This August, join the thousands of people expected to gather for a chance to witness an attempt to break the world record for 'Most Antique Threshing Machines Operating Simultaneously.' The attempt is part of the Olde Tyme Harvest for Hunger event, taking place August 24, just east of Langenburg.
"The old ways of farming were all about good food and good companionship, says Ken Mack who spearheaded the event.
"It was a neighbourhood thing. People cooked and got together, it was recreation, you went farm to farm. That's something that is lost in today's society," he adds.
Mack's love of old threshing machines dates back to his childhood. Growing up in a farming family, he watched and learned from his father. Over the last ten years, he has collected, repaired and operated several machines that has only served to increase his fondness for both the machines and the tradition that they represent.
"When I saw how many people enjoyed the fellowship when I had my first threshing machine operating in 2002, there's just been no stopping it," recalls Ken.
The current world record is held in Rockriver Wisconsin where they had 29 threshing machines operating simultaneously in 2008.
"It's going to get exciting," Ken says as he eagerly awaits the chance to see 40 threshing machines in full operation at the same time.
Of course, the day is not just about setting world records, it's a community event with an aim to raise money and food for the Canadian Foodgrains Bank, an international aide agency.
"Everything we can provide here, as far as donations are concerned, is matched four to one by the federal government, both in term of monetary and food donations," explains Warren Kaeding one of the events organizers.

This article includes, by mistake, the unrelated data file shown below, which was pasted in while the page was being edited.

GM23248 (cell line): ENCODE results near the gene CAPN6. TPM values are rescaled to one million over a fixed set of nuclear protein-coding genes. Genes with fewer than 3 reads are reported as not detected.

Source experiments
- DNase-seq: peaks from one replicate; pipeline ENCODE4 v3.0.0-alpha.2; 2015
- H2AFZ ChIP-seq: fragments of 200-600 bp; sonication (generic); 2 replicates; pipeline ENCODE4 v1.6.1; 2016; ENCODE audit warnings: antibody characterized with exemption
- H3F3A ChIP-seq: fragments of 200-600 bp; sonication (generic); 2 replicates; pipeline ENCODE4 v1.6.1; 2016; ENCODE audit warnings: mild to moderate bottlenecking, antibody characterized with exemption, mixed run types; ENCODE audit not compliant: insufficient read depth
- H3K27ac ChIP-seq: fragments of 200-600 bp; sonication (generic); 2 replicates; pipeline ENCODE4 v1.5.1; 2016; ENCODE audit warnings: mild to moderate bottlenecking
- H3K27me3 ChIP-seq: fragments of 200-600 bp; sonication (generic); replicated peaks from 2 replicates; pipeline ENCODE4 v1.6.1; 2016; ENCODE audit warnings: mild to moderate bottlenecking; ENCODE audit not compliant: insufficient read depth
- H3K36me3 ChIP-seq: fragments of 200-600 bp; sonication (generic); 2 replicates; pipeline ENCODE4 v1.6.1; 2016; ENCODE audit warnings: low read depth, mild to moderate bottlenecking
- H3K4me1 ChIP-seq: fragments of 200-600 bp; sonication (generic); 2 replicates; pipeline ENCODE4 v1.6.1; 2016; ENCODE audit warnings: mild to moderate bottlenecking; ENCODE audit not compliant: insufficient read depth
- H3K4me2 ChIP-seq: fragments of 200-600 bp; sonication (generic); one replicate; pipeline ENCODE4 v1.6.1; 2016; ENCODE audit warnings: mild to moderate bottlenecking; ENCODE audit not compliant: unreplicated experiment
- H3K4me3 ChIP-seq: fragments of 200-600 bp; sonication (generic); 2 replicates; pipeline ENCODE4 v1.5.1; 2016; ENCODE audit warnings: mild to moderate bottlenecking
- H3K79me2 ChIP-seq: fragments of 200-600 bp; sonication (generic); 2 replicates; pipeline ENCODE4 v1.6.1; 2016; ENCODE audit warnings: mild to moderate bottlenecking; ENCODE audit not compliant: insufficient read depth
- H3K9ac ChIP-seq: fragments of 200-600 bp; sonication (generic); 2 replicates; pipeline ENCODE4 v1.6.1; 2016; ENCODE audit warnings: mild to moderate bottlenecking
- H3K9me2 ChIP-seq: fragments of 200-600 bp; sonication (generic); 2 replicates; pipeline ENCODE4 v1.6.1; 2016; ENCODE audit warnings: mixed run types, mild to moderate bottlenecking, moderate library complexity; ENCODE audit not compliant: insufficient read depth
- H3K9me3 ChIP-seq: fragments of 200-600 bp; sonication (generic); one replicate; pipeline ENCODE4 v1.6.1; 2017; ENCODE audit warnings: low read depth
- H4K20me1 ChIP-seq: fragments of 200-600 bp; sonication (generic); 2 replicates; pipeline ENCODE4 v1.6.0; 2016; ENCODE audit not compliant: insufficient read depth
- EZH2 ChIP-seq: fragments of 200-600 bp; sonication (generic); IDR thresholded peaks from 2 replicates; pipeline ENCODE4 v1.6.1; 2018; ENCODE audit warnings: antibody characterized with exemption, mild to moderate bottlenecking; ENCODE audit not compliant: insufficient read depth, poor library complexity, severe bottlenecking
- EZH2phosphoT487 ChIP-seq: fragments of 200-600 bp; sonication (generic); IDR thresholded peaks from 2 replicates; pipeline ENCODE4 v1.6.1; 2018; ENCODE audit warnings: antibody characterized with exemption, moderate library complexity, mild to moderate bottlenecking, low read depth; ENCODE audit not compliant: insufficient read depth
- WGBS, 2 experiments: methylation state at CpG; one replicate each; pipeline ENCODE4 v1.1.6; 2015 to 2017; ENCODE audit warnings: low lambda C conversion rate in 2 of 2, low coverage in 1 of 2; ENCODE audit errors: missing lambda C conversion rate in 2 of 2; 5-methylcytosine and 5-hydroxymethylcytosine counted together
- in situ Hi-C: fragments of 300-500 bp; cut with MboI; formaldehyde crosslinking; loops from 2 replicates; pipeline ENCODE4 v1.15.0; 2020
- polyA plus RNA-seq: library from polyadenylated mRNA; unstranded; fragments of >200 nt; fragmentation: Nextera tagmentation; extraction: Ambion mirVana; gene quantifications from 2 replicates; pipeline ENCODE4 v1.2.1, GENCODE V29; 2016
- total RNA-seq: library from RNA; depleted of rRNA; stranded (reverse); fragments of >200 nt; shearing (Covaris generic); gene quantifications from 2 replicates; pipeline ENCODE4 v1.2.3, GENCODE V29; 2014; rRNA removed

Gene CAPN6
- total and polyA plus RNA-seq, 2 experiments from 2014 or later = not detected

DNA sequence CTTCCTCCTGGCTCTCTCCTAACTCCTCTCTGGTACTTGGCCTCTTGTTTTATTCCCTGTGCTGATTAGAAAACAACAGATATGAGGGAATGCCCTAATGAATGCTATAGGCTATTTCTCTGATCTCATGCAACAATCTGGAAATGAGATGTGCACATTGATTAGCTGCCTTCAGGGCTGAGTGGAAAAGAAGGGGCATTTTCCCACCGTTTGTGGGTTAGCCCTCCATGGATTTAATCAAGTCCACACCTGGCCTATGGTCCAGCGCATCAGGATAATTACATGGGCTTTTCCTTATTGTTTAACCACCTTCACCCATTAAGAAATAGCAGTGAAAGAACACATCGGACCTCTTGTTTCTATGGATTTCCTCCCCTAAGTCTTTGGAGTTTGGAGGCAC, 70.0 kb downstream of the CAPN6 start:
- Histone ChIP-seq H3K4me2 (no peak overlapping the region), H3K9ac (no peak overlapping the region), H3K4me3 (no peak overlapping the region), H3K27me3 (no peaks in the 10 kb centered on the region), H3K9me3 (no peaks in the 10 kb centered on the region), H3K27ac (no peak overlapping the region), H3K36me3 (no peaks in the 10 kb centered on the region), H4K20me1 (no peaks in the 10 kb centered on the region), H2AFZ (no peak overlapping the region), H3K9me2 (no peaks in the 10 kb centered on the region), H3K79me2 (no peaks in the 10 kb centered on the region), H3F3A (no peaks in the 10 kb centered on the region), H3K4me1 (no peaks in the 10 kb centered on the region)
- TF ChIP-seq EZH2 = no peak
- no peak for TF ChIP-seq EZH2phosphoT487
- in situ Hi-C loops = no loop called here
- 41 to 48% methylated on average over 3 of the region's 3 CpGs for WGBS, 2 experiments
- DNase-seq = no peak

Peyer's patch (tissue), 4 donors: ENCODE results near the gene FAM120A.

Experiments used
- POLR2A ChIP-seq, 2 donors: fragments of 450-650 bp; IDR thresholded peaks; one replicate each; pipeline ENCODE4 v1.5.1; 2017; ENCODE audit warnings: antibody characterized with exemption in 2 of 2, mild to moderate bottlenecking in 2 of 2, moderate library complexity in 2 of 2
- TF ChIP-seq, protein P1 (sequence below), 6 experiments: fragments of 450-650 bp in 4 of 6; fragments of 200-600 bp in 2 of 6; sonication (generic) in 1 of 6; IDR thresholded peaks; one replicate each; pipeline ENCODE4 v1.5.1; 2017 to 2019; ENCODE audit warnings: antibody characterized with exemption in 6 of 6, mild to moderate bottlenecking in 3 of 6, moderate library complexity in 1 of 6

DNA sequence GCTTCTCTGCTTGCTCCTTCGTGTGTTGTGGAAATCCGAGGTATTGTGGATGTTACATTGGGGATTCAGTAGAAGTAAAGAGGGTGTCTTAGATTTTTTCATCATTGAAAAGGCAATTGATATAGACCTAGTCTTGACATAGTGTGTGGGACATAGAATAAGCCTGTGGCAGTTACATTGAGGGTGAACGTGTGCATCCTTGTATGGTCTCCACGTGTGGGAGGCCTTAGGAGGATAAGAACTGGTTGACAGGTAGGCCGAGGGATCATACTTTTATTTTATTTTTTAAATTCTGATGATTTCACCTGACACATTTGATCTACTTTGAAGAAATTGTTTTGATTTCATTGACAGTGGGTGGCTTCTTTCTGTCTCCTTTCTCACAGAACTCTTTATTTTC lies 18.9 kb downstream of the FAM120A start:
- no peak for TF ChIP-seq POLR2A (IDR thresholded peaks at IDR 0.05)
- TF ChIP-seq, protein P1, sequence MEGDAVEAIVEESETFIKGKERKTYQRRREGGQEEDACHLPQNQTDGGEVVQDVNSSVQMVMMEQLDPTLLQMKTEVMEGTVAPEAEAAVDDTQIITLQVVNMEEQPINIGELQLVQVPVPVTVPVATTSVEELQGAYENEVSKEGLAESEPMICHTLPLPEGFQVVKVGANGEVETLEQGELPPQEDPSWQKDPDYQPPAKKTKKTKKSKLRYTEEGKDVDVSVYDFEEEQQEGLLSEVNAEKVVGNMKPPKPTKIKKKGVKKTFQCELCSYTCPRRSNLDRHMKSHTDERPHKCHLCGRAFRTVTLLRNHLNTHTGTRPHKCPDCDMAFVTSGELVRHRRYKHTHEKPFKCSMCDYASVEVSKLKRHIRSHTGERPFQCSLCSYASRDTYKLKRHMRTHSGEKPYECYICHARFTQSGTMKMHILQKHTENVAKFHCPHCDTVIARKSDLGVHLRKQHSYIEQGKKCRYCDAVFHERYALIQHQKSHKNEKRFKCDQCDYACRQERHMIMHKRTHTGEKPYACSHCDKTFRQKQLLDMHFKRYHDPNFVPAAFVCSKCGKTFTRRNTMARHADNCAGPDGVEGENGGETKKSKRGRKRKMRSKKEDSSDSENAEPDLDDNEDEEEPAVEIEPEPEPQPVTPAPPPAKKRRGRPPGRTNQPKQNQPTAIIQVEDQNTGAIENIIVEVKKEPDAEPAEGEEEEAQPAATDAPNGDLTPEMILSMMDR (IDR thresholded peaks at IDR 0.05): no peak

Safety will be a big part of the day as well. All of the machines are certified and inspected prior to being run at the event, but there is the issue of public safety at a large gathering of this type.
"These machines have big pulleys on the sides, completely open and exposed. They were built at a time when safety standards were a lot different then they are today," says Kaeding. Extra safety precautions will be overseen by EMW Manufacturing on the day of the event.
More than 200 volunteers and fifty equipment exhibitors are lined up for the day. Entry to the event and parking will be free. Organizers plan to "pass the hat" for donations throughout the day.
There will be lots of activities for all ages to enjoy – a corn maze, numerous concession stands, a pancake breakfast, more than twenty tradeshow booths, a farmer's market and service club displays. Demonstrations on stocking and horse drawn seeders will be held, and entertainment will be provided by Saskatchewan artist Cody Prevost and comedian Steve Stubblejumpski.
The evolution of how threshing machines were powered will be on display — from horses to steam engines with big boilers and locomotives, old heavy weight tractors to smaller, more mobile tractors.
If you would like to get involved, event organizers are still looking for bundle wagons or if you have a threshing machine that you'd like to bring out, Ken encourages you to contact him by telephone at (306) 743-5573.
For more information or if you are unable to attend the event but wish to make a donation to the Canadian Foodgrains Bank, you can visit www.oldetymeharvest.com or call Warren at (306) 896-7799.